In the wake of President Obama’s decision to go to war in Libya without Congressional authorization or debate, there’s a heightened level of public and media cynicism about the ability of any Congress to constrain any Administration on warmaking in any way whatsoever.
This is dangerous. It’s important for Congress to assert its war powers: important to prevent the U.S. from being sucked into another quagmire, important to build pressure for a negotiated resolution in Libya by shutting down the possibility of further military escalation, important for future efforts to prevent and limit U.S. wars that Congress act affirmatively to impose limits.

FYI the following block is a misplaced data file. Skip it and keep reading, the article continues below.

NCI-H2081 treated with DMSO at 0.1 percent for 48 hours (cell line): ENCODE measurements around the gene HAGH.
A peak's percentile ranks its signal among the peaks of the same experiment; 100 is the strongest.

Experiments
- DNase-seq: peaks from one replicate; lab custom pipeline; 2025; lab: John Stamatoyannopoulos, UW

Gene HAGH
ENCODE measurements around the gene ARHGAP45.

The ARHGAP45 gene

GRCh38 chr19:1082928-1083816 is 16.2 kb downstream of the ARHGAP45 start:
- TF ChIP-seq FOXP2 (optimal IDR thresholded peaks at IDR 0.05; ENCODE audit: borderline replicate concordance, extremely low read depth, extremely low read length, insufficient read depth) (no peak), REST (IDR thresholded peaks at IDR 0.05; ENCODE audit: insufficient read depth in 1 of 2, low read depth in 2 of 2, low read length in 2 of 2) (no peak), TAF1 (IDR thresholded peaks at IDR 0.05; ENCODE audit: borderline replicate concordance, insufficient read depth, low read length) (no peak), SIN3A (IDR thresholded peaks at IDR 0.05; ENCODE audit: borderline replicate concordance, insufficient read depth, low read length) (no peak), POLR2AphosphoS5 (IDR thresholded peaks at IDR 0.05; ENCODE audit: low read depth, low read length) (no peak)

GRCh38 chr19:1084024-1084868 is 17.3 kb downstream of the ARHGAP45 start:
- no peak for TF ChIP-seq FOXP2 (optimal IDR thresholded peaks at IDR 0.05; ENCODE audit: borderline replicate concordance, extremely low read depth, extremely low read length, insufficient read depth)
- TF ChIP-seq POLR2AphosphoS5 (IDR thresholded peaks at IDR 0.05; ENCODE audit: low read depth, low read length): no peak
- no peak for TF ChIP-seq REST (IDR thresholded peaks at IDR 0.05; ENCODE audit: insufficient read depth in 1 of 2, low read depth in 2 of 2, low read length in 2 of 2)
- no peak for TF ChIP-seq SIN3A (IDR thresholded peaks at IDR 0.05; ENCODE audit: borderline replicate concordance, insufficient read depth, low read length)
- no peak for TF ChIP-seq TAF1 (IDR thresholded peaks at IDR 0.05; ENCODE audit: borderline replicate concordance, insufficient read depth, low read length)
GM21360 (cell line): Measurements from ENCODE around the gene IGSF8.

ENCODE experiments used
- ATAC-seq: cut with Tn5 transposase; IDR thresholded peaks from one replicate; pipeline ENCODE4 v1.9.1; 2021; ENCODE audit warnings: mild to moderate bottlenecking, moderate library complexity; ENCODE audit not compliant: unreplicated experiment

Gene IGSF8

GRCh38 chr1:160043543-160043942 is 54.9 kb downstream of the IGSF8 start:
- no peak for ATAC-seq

Unfortunately, the approach of the Administration has limited Congress’ options. Apparently the Administration does not intend to respect the limits Congress enacted in the War Powers Resolution. Thus, although every measure pursued by Members of Congress helps in some way to limit the Administration by adding political pressure, there is a specific need for measures that can attract majority support: the Administration cannot ignore action by the majority that has the force of law.
Read the rest of this entry →